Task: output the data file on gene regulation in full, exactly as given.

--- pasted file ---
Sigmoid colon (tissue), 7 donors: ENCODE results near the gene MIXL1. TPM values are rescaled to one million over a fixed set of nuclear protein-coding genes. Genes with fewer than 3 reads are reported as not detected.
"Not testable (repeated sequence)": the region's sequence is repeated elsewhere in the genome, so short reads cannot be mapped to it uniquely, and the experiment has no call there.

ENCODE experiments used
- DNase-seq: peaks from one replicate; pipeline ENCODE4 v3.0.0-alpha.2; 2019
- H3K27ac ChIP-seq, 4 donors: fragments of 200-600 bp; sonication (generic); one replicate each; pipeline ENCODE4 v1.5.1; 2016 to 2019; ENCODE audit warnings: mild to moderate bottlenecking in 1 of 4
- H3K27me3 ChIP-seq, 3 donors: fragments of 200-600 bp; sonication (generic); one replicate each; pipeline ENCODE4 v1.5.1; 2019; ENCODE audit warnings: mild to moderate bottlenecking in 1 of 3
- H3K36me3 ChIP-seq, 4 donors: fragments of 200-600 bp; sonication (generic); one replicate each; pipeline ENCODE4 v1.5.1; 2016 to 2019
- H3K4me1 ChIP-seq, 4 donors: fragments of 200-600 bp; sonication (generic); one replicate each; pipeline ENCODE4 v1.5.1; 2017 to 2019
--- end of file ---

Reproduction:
Sigmoid colon (tissue), 7 donors: ENCODE results near the gene MIXL1. TPM values are rescaled to one million over a fixed set of nuclear protein-coding genes. Genes with fewer than 3 reads are reported as not detected.
"Not testable (repeated sequence)": the region's sequence is repeated elsewhere in the genome, so short reads cannot be mapped to it uniquely, and the experiment has no call there.

ENCODE experiments used
- DNase-seq: peaks from one replicate; pipeline ENCODE4 v3.0.0-alpha.2; 2019
- H3K27ac ChIP-seq, 4 donors: fragments of 200-600 bp; sonication (generic); one replicate each; pipeline ENCODE4 v1.5.1; 2016 to 2019; ENCODE audit warnings: mild to moderate bottlenecking in 1 of 4
- H3K27me3 ChIP-seq, 3 donors: fragments of 200-600 bp; sonication (generic); one replicate each; pipeline ENCODE4 v1.5.1; 2019; ENCODE audit warnings: mild to moderate bottlenecking in 1 of 3
- H3K36me3 ChIP-seq, 4 donors: fragments of 200-600 bp; sonication (generic); one replicate each; pipeline ENCODE4 v1.5.1; 2016 to 2019
- H3K4me1 ChIP-seq, 4 donors: fragments of 200-600 bp; sonication (generic); one replicate each; pipeline ENCODE4 v1.5.1; 2017 to 2019